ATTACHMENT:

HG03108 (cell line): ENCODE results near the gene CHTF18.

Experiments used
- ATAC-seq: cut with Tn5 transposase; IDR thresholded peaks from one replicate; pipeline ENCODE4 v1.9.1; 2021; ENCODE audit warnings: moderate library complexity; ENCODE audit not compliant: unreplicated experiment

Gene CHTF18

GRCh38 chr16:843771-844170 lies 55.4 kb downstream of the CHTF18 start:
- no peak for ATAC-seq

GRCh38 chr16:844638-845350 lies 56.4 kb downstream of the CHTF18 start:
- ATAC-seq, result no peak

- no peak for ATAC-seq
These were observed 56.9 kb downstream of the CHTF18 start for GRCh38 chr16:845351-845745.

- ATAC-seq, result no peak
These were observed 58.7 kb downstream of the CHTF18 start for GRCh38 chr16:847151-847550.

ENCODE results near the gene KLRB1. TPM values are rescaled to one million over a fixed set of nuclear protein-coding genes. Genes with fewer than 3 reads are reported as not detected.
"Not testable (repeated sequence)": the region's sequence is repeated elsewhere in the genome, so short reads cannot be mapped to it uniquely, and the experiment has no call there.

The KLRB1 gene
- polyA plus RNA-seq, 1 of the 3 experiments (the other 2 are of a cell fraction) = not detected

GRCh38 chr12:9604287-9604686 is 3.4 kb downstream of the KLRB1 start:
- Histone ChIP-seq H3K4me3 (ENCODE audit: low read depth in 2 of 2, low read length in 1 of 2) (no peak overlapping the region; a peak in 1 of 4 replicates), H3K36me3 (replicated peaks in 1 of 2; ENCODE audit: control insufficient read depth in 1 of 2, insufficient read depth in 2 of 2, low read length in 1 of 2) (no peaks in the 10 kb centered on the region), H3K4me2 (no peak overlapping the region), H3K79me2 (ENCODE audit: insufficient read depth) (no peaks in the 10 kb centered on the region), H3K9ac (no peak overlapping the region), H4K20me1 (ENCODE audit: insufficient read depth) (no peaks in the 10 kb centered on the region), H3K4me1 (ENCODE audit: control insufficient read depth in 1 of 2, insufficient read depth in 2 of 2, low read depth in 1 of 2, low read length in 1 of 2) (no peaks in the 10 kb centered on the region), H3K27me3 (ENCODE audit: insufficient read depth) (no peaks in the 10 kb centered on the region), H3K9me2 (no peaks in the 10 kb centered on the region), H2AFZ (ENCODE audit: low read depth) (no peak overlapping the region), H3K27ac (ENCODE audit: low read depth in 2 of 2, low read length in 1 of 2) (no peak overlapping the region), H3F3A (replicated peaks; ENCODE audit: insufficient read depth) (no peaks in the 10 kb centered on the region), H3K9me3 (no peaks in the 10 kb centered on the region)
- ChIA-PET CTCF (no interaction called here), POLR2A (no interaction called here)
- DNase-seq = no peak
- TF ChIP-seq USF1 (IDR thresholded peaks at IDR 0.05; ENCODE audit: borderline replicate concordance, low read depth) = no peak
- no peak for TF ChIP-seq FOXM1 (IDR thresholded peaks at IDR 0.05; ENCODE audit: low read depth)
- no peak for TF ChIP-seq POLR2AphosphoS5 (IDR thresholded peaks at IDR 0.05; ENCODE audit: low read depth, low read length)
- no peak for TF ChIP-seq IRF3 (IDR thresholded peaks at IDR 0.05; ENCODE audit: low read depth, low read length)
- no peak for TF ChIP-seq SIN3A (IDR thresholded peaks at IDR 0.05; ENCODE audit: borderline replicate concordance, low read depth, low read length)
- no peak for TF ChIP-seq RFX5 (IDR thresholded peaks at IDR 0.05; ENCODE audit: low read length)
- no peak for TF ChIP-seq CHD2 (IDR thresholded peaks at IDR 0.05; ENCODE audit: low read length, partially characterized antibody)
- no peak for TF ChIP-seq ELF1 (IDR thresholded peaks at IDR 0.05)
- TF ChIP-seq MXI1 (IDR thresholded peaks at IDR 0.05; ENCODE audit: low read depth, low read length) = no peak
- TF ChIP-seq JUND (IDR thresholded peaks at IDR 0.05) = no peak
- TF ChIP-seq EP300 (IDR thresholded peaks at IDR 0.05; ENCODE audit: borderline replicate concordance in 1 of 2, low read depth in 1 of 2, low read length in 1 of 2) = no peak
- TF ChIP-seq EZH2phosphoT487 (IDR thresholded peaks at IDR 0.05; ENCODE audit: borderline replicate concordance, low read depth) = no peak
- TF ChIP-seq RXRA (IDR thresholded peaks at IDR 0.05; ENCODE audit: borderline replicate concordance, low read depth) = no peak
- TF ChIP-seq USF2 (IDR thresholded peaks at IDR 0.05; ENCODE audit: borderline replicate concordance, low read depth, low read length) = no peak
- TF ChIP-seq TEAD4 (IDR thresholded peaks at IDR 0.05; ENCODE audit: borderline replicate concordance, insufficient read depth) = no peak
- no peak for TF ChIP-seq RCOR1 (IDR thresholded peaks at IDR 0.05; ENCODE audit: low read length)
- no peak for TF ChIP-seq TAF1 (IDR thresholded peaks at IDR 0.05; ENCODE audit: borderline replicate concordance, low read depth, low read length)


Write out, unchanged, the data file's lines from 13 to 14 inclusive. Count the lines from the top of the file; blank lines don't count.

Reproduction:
ENCODE results near the gene KLRB1. TPM values are rescaled to one million over a fixed set of nuclear protein-coding genes. Genes with fewer than 3 reads are reported as not detected.
"Not testable (repeated sequence)": the region's sequence is repeated elsewhere in the genome, so short reads cannot be mapped to it uniquely, and the experiment has no call there.